Name: Natali Savochkina
Home Country: Ukraine
Previous University: Kyiv-Mohyla Academy, Kyiv (Ukraine)
Previous studies: BSc in Marketing
Current programme at BI: MSc in Strategic Marketing Management
Moving to the land of winter
Inspired by the famous saying “there is no such thing as bad weather, only bad clothing” (“Det finnes ikke dårlig vær, bare dårlige klær”), I packed my suitcase with the warmest sweaters you could only imagine just to find out that this November was actually twice colder in my hometown (Kyiv, Ukraine) than here in Oslo. While up north it does get rather cold, the capital of Norway enjoys mild winter temperatures with the amount of snow just enough to feel the Christmas vibes.
Darkness & Depression
Just as for every dark time there is the light one, for every early Norwegian winter sunset there is a summer day when the sun barely sets at all. It is all about balance. Moreover, the sunsets here are simply breathtaking. Another reservation that people hold about Norway is that the prolonged darkness makes people depressed. Still, Norway was ranked 6th among the happiest countries in the whole world in 2021. It is not about darkness after all, is it?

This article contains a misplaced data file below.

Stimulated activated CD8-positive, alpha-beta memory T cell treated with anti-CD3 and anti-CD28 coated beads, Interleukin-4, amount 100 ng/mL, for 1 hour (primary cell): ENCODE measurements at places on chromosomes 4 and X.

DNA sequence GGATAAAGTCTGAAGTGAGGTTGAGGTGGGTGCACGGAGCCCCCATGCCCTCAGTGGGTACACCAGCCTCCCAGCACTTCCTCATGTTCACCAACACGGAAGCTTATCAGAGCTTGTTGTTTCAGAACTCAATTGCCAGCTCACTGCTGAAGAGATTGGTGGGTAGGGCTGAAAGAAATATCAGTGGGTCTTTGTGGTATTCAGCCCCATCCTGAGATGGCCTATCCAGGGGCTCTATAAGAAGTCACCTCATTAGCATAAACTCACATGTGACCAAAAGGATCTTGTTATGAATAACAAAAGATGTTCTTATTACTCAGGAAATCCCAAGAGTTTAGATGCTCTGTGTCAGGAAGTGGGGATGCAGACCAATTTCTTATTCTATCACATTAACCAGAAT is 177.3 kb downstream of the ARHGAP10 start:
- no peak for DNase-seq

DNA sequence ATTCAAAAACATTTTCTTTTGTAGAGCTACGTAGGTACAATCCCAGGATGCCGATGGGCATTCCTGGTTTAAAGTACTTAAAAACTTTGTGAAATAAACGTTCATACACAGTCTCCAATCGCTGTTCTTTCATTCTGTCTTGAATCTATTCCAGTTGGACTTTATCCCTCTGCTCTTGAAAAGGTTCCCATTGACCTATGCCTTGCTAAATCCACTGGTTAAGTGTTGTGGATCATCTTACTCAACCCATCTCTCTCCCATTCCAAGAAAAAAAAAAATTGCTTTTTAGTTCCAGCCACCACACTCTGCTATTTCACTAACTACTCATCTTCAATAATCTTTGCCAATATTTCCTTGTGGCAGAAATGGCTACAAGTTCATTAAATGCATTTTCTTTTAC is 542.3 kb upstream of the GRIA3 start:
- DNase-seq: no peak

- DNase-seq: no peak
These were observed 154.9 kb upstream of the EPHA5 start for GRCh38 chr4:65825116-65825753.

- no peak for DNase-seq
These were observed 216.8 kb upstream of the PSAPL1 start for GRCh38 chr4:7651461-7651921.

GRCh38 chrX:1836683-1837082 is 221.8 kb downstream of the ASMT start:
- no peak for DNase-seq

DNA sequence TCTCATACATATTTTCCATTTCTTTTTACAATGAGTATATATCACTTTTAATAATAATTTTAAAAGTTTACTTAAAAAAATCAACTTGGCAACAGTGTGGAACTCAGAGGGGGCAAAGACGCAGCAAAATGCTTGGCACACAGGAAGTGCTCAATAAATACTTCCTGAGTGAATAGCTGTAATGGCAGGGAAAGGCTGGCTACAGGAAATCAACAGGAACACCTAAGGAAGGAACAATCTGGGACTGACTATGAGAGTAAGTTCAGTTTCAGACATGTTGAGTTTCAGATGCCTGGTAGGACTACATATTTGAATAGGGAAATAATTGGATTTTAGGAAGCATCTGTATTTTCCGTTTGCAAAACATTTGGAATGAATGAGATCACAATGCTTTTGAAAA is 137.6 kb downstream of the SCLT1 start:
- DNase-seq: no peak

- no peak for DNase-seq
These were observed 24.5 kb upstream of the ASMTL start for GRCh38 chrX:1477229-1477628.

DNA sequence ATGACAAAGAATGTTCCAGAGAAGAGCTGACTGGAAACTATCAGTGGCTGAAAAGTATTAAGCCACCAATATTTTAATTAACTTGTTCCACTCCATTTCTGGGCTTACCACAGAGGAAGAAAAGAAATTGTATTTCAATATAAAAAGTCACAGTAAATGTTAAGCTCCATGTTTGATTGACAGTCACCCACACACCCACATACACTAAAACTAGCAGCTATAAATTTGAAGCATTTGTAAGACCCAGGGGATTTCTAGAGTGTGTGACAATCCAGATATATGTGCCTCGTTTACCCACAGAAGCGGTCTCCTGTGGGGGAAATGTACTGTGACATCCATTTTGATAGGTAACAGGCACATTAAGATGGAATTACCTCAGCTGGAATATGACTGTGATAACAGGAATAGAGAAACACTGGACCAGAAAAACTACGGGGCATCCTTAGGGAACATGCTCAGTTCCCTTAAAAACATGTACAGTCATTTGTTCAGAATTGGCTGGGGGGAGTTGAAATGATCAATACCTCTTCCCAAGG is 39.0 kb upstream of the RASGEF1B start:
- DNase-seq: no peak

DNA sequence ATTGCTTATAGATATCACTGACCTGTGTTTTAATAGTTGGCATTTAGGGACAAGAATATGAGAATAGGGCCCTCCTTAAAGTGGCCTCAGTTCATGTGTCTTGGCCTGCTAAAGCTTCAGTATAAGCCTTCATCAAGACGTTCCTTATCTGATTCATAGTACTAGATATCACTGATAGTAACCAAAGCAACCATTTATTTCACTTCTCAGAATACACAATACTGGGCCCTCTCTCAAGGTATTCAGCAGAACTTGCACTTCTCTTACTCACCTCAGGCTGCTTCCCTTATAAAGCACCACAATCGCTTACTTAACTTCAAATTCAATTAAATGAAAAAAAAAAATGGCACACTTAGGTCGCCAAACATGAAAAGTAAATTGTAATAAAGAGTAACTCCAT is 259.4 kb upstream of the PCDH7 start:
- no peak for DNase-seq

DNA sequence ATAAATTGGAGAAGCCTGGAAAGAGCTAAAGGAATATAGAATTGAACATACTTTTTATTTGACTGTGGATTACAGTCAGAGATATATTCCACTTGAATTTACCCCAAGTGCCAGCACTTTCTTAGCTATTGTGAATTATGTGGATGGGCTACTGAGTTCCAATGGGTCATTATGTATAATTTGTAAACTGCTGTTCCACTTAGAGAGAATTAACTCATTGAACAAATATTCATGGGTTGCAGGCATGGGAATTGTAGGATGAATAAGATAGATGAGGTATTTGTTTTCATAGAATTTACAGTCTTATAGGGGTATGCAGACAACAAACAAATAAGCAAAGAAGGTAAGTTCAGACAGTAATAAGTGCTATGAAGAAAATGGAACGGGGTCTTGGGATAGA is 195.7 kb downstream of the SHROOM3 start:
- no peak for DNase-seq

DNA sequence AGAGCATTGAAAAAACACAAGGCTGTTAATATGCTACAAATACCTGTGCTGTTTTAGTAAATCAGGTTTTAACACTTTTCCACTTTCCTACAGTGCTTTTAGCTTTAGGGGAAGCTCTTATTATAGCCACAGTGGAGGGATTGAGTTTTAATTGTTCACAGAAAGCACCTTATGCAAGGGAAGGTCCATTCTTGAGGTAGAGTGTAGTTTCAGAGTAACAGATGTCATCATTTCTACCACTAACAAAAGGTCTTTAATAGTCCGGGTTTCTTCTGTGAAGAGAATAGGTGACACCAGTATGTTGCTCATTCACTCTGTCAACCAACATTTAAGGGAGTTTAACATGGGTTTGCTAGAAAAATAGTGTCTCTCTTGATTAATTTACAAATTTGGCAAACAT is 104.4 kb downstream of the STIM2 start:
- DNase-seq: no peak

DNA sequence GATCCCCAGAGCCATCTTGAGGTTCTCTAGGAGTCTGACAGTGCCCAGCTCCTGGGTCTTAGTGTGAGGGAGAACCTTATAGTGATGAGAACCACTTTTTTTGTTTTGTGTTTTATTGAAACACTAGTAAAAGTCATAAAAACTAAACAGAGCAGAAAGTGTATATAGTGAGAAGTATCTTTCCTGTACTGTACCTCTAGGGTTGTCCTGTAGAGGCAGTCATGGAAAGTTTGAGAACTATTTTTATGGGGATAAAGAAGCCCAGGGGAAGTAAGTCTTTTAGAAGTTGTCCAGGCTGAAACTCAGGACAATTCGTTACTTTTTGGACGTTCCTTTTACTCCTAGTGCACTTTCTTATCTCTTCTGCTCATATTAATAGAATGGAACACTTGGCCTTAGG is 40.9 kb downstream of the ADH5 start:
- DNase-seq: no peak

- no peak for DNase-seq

Eating fish even for breakfast
Not being the biggest fan of fish, I was not too excited about switching my diet to a more fish-oriented one. How surprised I was to find out that chicken is still the most preferred choice here both because it is cheaper and easier to cook. So, no culture shock in this regard as well.
Norwegians are rude
While in many countries it is popular to start a short conversation when meeting your acquaintances in the elevator or canteen, most likely Norwegians will not be the ones to initiate those small talks. The reason behind it is that they are respectful and considerate about other people’s personal space. Though this lack of small interactions does not indicate that Norwegians are rude, it just proves that they value meaningful conversations much more.
Describe a Norwegian in 5 words – rich blonde tall blue-eyed Viking
If that is your choice of words, I have some news for you – you are wrong. Partly. Of course, every stereotype has a bit of truth in it. In the case of Norwegians, yes, many are rich but that is because they are hard-working, many are blonde, but mostly during their childhood, many are blue-eyed, but there are as many brown-eyed as well. And many are tall (and many are not).
Thus, the main takeaway from this article is to take every stereotype you hear about Norway with a pinch of salt. Yet, do take some sweaters.